Both sides are probably right, since proteins require genes (DNA) in order to be made, and DNA requires protein enzymes to replicate itself. Without enzymes and metabolism, it’s hard to imagine efficient and accurate replication. But without replication, any advanced metabolism that arises in a particular proto-cell cannot survive into the next generation.

The most widely held scientific theory for any part of abiogenesis is that an “RNA world” of life arose first and then morphed into the modern DNA world. The idea came from the finding that some RNA molecules (like the ribosome) can act as pretty good catalysts called ribozymes. The implication was that RNA could be both a replicator and metabolic catalyst at the same time, thus solving the dilemma of which came first. And a lot of evidence was gathered to support the theory.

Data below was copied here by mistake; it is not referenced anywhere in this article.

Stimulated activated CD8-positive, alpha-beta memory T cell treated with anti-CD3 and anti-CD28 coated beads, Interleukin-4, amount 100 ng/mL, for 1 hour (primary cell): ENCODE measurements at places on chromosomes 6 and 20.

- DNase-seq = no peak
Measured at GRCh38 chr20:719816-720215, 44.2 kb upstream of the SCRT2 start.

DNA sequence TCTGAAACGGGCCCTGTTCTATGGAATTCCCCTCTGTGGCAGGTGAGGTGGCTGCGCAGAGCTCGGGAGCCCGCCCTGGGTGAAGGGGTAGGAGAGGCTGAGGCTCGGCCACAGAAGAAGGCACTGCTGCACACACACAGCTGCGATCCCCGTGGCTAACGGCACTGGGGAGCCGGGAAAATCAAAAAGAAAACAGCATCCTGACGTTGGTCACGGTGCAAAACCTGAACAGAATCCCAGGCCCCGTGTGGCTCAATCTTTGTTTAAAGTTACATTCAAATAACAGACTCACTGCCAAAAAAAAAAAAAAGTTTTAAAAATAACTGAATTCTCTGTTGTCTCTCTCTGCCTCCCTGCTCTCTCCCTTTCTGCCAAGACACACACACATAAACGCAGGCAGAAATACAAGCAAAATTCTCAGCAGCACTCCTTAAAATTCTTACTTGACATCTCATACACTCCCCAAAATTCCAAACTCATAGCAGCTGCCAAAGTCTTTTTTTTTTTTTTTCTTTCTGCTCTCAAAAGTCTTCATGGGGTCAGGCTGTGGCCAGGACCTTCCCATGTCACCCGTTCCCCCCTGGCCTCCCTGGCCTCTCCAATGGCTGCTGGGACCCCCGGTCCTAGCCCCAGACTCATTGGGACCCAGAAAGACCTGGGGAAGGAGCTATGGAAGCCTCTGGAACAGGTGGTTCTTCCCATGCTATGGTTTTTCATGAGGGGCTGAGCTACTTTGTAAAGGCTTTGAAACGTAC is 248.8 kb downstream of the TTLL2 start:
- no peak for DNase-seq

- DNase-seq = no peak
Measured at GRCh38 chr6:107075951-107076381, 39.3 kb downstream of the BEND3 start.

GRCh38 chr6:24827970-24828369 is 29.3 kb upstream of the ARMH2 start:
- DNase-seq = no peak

But the excitement about RNA as a major step in the origin of life faced several stubborn problems. Further research showed that the efficiency and accuracy of RNA replication in the absence of protein enzymes was really not good enough to allow for a stable informational state. One of the most serious issues was the tendency of long RNA strands to “self-anneal”: to fold up and stick to themselves or to other RNA strands. The annealing reaction is about a thousand times faster than spontaneous non-catalyzed replication, so left on its own, RNA will probably never replicate itself.

Enter Jack Szostack, the Harvard biochemist, Nobel Laureate, and a leading light in RNA World research. Szostack’s research group was actively trying to solve the annealing problem, and he had a brilliant idea. While there were no proteins around at this stage, there were amino acids, and it was likely that two or a few amino acids could be joined together in a small chain called an oligopeptide by an RNA molecule with catalytic activity like the modern ribosome. Szostak said in the introduction to his breakthrough 2016 paper:

In order for subsequent rounds of replication to be possible, reannealing of the separated single strands must occur on a time scale that is comparable to or slower than the rate of strand copying.